Avoid elaborate transition sequences– with the sole exception of programmers and video engineers who have created custom transition sequences. That is, unless your intent is to claim the transition as your work, eliminate it!
Using anything other than a jump cut, fade or blend comes across as gaudy and wasting their time. And when using fades or blends, the transition should be less than a second– a quick, quarter second is recommended.
That brings us to 99% of presentation.
The golden rule– if there is such a thing– would be ensuring your message is clear. And your message, of course, is telling a potential client or employer what you can do for him/her/them.
Conveying such a message well is the essence of presentation in a portfolio or demo reel.
If you’ve read through this far, my gift to you is how to attain that 110% level.
Beyond originality, intent, function, organization or presentation is delivering a sense of story.
Use story as a vehicle.
Entice them to see it all through subtlety of delivery.
But do this without annoying them! You may dangle a carrot, but give a clue well in advance so they know it will be worth the ride.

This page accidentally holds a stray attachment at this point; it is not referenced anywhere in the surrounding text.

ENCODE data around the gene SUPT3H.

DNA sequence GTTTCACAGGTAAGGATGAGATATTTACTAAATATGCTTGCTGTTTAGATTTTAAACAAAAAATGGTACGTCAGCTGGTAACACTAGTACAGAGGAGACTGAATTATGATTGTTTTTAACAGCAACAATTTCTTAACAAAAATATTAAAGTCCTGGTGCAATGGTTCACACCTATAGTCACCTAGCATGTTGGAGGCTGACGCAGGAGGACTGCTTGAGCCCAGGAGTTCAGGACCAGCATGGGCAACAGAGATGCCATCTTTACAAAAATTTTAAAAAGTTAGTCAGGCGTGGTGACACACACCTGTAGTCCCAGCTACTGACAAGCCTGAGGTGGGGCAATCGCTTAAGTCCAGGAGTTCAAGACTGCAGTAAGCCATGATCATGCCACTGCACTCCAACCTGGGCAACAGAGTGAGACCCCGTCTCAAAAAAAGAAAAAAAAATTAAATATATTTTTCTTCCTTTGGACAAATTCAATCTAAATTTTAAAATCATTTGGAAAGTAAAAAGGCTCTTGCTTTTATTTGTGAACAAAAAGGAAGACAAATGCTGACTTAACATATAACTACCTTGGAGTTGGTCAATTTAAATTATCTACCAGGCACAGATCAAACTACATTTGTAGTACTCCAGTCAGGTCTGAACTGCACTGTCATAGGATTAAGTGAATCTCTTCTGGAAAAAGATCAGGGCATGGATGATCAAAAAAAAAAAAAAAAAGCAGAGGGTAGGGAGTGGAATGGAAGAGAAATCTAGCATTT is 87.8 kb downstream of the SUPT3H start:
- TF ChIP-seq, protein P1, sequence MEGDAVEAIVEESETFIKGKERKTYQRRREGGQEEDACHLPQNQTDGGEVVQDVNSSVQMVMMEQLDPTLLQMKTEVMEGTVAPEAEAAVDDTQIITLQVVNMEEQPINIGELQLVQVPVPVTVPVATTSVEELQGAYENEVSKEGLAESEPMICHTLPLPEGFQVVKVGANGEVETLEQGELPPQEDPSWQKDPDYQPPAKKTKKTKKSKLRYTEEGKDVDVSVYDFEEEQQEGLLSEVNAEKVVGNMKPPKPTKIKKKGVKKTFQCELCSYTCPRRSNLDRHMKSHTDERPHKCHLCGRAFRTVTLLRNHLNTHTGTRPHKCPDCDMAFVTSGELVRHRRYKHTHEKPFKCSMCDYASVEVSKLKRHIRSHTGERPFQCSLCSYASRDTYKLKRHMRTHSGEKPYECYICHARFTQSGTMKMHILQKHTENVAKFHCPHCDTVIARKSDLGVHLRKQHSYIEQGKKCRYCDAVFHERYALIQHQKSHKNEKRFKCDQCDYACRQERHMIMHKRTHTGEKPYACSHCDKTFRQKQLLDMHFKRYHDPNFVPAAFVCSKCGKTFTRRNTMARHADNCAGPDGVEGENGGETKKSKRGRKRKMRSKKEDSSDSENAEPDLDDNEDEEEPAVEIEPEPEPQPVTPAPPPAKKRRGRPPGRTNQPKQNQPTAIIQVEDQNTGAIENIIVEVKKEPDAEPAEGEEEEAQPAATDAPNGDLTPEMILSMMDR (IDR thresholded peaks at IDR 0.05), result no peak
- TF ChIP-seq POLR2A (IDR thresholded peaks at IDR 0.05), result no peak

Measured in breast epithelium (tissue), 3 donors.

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About The Author:
Having created his first art portfolio in 1986 when applying to traditional art schools, Daniel had examples of pen & ink illustrations, 2D & 3D CADD work, architectural and mechanical drafting, furniture design, corporate image work (logos and letterhead) and hand-drawn perspective renderings. It was widely considered a solid portfolio: student or professional! His portfolio opened doors at top art schools and premier engineering schools on the East Coast of the US. He instead pursued computer science and created his own 3D modeling software when the Macintosh II was introduced because no vertex-based drawing package yet existed for that platform.